Tuesday, August 17, 2010

Masolino in Hungary

Reliquary bust of Saint Ladislas from Várad cathedral and drawing after
a fresco of Masolino, inspired by the reliquary

It is a well-known fact that Florentine painter Masolino worked for some time in the Kingdom of Hungary, starting from 1425. Leaving the decoration of the Brancacci Chapel incomplete, he left in September, invited by Filippo Scolari (Pipo Spano) with a lucrative three-year contract. His employment was cut short by the death of Scolari at the end of 1426. We know that he stayed in Hungary even after the death of his patron, as Florentine tax reports filed in July of 1427, mention that he was still there. He likely did not return to Florence until May 1428 - the time when he collected part of his payment from the Scolari commission. After this, Masolino went on to work in Rome, and later in Castiglione Olona.
It is not know what commissions he had in Hungary. Filippo Scolari had a castle built at the town of Ozora, with a chapel dedicated to his patron saint. He also rebuilt the parish church and the Franciscan church of the town. In one of the centers of the Kingdom, at the royal basilica and coronation church of Székesfehérvár, he had a chapel built, intended for his burial. When in May 1426, Florentine ambassador Rinaldo degli Albizzi visited these places, he mentions all these newly built and decorated edifices - but does not mention the presence or the works of Masolino. Most people are inclined to believe that the funerary chapel at Székesfehérvár was frescoed by Masolino - the chronology allows this (he could have painted in during the summer and fall of 1426, explaining why the ambassador did not mention it), but sadly there is no clear proof of this.
Recent research (PDF of Hungarian article by Krisztina Arany) revealed that Masolino probably carried out some works for another Florentine family in Hungary, the Melanesi family. The brothers Simone and Tommaso Melanesi owed "Florentine painter Masino, who is staying in Hungary" 133 florins, according to a catasto entry of 1427. Their third brother, Giovanni, was bishop of the wealthy town of Várad, in eastern Hungary. He became bishop after the death another Florentine, Andrea Scolari. Melanesi was bishop for just a short year: from the Spring of 1426, until the beginning of the next year. I uncovered an interesting piece of evidence indicating that Masolino most likely visited the town of Várad - and thus perhaps even worked there.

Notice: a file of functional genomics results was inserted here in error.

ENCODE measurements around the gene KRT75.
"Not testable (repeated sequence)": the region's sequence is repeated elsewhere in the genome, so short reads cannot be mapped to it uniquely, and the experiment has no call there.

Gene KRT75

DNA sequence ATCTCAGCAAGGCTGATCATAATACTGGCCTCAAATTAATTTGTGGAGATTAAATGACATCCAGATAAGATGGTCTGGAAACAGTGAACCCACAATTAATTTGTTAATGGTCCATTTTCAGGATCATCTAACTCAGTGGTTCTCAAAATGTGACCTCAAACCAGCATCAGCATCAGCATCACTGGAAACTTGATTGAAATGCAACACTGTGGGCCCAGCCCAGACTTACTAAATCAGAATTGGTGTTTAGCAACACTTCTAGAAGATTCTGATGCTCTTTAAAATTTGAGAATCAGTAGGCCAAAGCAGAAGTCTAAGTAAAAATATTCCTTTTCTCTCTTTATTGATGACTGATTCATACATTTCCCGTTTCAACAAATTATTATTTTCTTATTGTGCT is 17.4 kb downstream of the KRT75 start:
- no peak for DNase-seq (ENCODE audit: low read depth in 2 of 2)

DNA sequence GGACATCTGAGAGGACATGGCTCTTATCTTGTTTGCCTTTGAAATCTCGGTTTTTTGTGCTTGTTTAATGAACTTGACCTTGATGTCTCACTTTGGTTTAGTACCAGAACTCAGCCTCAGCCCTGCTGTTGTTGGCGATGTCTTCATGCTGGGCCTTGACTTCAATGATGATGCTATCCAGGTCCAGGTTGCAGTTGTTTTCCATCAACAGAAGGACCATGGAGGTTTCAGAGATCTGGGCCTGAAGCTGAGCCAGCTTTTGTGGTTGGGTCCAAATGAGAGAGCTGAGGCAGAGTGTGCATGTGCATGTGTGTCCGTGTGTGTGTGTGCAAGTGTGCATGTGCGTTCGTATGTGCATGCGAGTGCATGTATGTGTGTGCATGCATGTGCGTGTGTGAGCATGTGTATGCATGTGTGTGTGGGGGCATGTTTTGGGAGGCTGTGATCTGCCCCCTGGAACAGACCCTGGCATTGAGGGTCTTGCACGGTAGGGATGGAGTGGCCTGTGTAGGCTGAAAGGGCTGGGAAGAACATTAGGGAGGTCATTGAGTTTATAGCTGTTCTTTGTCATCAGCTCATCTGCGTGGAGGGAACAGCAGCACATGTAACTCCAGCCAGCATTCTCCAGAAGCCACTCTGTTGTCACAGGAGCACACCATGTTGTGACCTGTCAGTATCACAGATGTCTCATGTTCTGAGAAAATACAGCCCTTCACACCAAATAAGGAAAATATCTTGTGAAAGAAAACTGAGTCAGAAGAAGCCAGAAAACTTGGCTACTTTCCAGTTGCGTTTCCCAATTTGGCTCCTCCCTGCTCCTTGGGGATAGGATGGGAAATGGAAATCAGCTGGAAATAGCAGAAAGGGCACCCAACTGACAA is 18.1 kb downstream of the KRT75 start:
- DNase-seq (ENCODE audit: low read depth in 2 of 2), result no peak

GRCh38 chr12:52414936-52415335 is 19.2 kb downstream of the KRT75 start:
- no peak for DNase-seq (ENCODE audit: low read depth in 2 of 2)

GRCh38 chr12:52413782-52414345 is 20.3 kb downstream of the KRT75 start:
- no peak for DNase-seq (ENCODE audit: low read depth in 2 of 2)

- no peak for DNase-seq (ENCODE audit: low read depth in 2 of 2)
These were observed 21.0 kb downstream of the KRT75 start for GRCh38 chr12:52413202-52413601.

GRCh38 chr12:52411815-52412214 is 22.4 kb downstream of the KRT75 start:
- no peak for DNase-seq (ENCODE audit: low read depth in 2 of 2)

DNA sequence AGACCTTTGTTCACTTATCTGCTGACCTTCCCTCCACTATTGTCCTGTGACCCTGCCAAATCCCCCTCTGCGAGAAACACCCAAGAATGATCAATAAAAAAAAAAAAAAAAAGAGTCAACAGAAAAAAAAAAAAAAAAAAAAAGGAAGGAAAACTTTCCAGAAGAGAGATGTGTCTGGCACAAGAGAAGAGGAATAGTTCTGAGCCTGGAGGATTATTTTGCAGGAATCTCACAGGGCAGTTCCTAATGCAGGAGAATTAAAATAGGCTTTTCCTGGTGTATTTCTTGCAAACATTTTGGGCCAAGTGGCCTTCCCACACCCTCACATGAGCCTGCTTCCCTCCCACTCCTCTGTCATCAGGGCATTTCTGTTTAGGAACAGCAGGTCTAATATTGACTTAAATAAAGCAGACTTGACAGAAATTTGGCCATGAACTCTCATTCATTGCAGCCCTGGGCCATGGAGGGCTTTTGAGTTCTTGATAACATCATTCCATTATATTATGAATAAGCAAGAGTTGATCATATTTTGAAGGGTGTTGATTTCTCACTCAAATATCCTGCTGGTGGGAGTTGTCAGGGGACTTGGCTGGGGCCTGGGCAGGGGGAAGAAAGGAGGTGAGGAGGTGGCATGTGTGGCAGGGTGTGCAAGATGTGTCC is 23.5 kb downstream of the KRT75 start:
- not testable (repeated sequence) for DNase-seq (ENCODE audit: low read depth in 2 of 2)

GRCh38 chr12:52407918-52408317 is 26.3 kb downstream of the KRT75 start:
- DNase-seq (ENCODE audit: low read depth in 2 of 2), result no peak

After his return to Italy, Masolino received important commissions in Rome. One of those was painting an extensive cycle of Uomini famosi, for the palace of cardinal Giordano Orsini. This cycle is only known from a series of 15th century copies. A partial copy, a series of drawings in Rome (Istituto Nazionale per la Grafica) - known as the Libro del Giusto - preserved faithful and detailed impressions of the original figures. The head of one of the figures, Theseus, presents a remarkable similarity to one of the most characteristic heads from medieval Hungary: the head of the reliquary of Saint Ladislas, erected at the cathedral of Várad (and today preserved at Győr). This head reliquary was made after its predecessor got destroyed in a fire in 1406, likely during the 1420s, thus during the tenure of Andrea Scolari as bishop. No doubt, it was the most significant object at the cathedral during the possible visit of Masolino, explaining why he may have copied it. He later used the features of the reliquary when he was faced with the task of designing over 300 figures for the Uomini famosi cycle. This observation, however, still not shine any light on the Hungarian commissions of Masolino - and there is little hope that any trace of his works here will ever turn up.

My study on this subject is forthcoming in 2011. A Hungarian newspaper reported on this discovery, after I presented my findings at a conference in May, 2010. See the article here (in Hungarian).

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